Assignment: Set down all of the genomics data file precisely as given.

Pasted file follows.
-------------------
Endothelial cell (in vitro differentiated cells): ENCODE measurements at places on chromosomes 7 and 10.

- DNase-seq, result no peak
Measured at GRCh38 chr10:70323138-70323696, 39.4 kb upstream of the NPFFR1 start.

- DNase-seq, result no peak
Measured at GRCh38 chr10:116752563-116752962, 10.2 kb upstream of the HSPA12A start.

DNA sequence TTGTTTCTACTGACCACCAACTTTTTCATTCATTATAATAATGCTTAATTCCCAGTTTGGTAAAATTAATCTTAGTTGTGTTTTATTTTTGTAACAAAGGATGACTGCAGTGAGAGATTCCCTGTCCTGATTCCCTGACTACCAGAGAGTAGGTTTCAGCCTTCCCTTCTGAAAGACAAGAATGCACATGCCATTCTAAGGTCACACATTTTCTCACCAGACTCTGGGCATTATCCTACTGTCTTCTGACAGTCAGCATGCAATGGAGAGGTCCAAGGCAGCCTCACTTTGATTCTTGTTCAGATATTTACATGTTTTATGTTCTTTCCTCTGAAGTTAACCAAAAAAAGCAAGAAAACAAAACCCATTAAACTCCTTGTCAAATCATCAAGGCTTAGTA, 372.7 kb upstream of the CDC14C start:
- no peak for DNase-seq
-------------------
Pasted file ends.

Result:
Endothelial cell (in vitro differentiated cells): ENCODE measurements at places on chromosomes 7 and 10.

- DNase-seq, result no peak
Measured at GRCh38 chr10:70323138-70323696, 39.4 kb upstream of the NPFFR1 start.

- DNase-seq, result no peak
Measured at GRCh38 chr10:116752563-116752962, 10.2 kb upstream of the HSPA12A start.

DNA sequence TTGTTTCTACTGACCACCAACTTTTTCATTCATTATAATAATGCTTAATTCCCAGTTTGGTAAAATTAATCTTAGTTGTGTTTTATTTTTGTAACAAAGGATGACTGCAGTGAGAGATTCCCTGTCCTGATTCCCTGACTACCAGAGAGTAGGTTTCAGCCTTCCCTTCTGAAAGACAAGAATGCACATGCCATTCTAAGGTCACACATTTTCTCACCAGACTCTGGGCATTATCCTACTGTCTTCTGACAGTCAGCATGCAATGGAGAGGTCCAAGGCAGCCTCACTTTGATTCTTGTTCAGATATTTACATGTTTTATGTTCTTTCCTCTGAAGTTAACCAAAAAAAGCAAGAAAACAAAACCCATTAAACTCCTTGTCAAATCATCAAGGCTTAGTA, 372.7 kb upstream of the CDC14C start:
- no peak for DNase-seq